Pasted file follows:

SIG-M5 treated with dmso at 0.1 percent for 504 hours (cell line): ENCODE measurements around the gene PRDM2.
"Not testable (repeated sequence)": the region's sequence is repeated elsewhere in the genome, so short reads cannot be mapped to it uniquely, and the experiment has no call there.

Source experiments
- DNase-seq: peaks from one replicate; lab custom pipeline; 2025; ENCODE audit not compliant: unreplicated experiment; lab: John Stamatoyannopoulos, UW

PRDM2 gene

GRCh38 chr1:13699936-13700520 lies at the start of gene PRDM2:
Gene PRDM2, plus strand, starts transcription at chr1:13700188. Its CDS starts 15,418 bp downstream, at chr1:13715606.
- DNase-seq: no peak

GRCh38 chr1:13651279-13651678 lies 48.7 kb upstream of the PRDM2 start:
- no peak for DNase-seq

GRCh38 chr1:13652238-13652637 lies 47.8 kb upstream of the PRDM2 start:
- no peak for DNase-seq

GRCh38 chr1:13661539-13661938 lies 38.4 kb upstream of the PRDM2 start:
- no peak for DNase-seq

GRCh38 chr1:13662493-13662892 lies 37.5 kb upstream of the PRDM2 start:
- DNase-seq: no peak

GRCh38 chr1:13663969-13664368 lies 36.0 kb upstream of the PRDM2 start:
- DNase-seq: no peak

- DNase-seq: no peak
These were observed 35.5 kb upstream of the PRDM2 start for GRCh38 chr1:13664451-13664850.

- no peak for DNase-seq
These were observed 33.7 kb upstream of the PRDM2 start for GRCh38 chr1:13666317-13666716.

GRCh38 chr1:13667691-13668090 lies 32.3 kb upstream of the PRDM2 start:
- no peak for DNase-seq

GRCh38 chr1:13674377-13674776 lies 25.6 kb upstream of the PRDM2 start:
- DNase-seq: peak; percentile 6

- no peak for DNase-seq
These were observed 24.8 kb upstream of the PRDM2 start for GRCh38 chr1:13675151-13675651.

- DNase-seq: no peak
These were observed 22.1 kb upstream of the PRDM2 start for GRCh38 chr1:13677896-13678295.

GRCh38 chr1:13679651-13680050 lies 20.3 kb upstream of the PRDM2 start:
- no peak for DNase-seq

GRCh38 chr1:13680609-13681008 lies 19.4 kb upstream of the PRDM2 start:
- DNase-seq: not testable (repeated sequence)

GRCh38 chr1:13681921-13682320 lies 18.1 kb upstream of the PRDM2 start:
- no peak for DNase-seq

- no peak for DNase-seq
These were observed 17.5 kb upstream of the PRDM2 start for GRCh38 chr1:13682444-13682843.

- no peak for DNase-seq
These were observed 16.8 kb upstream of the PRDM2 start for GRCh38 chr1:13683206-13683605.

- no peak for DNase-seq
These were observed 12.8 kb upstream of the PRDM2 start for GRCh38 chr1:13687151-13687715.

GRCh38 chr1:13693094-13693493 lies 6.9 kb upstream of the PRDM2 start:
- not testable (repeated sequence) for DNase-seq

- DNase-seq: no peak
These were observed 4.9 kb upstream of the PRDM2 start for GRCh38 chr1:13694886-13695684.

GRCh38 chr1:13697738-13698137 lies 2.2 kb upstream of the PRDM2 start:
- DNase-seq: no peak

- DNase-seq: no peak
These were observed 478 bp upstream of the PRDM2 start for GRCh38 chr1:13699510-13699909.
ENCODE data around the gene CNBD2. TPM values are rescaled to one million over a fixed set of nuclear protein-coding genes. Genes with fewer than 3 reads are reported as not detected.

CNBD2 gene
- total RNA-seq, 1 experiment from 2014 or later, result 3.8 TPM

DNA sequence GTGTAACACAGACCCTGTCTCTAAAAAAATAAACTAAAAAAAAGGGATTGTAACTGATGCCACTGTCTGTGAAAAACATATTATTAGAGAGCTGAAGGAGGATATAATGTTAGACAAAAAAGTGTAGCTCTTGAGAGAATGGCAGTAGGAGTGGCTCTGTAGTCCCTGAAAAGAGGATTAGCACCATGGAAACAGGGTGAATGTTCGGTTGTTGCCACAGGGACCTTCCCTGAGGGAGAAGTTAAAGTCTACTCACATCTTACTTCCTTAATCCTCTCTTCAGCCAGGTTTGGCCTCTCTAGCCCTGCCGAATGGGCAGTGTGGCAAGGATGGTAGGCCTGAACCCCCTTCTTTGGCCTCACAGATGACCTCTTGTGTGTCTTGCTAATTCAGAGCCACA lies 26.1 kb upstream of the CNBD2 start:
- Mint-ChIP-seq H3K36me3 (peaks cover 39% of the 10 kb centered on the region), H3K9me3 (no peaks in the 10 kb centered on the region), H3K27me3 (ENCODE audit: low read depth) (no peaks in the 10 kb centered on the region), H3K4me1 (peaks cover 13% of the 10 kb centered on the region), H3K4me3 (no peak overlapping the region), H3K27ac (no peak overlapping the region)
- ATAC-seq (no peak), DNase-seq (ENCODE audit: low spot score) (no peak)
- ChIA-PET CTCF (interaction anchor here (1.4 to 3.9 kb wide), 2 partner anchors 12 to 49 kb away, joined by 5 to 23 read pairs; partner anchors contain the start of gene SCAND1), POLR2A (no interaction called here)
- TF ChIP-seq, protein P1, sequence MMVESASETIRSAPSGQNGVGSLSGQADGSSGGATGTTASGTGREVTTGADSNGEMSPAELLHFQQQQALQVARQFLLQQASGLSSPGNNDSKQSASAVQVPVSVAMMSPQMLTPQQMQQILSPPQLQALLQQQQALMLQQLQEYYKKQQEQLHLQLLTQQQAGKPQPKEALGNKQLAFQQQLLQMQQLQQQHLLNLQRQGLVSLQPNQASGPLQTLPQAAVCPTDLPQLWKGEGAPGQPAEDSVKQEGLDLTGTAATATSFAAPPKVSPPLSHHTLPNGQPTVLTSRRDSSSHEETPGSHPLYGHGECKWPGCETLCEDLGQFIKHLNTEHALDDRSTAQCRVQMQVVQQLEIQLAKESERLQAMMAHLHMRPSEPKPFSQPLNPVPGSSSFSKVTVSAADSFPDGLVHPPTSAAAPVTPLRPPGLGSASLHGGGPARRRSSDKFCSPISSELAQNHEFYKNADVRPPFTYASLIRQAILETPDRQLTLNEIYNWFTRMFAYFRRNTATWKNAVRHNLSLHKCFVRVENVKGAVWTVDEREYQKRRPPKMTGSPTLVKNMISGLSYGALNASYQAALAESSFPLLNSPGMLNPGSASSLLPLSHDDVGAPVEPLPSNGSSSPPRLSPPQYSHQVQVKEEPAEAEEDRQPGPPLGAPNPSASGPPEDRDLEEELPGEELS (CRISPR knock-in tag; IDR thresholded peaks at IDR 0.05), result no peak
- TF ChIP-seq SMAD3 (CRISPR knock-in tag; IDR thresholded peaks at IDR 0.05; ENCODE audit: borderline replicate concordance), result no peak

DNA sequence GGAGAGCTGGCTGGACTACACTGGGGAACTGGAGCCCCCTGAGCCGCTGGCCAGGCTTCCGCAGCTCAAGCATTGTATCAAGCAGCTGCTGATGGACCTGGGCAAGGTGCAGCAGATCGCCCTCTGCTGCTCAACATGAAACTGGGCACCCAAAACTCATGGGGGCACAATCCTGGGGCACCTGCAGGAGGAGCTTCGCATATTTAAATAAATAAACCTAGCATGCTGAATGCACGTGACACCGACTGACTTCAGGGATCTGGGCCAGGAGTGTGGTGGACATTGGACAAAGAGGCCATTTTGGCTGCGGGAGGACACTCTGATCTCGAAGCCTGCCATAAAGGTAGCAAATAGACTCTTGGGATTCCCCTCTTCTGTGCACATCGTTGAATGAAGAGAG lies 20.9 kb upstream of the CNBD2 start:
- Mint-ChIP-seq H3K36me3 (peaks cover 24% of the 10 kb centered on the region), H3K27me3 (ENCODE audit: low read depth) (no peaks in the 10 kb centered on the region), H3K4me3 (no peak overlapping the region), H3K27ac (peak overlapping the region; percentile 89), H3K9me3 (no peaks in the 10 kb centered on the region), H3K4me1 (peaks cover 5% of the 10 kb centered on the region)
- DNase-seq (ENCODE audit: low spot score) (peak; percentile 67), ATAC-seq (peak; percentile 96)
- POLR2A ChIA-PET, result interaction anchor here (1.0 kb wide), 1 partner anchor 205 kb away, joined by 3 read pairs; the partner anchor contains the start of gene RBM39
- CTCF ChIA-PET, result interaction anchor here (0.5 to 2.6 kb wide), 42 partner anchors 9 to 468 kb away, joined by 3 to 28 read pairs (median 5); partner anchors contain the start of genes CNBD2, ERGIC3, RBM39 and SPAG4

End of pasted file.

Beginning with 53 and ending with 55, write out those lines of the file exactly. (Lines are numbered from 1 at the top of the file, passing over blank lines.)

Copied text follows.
- total RNA-seq, 1 experiment from 2014 or later, result 3.8 TPM

DNA sequence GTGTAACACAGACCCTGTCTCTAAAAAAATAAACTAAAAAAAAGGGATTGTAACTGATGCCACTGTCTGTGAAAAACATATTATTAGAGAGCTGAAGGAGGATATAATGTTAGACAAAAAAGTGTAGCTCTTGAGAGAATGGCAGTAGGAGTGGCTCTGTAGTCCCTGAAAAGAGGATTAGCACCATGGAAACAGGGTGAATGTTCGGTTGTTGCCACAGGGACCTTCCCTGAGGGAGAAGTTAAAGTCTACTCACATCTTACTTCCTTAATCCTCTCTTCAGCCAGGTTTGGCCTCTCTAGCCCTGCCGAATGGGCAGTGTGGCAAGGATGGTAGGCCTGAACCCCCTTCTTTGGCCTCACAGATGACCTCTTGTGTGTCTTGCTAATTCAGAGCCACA lies 26.1 kb upstream of the CNBD2 start:
- Mint-ChIP-seq H3K36me3 (peaks cover 39% of the 10 kb centered on the region), H3K9me3 (no peaks in the 10 kb centered on the region), H3K27me3 (ENCODE audit: low read depth) (no peaks in the 10 kb centered on the region), H3K4me1 (peaks cover 13% of the 10 kb centered on the region), H3K4me3 (no peak overlapping the region), H3K27ac (no peak overlapping the region)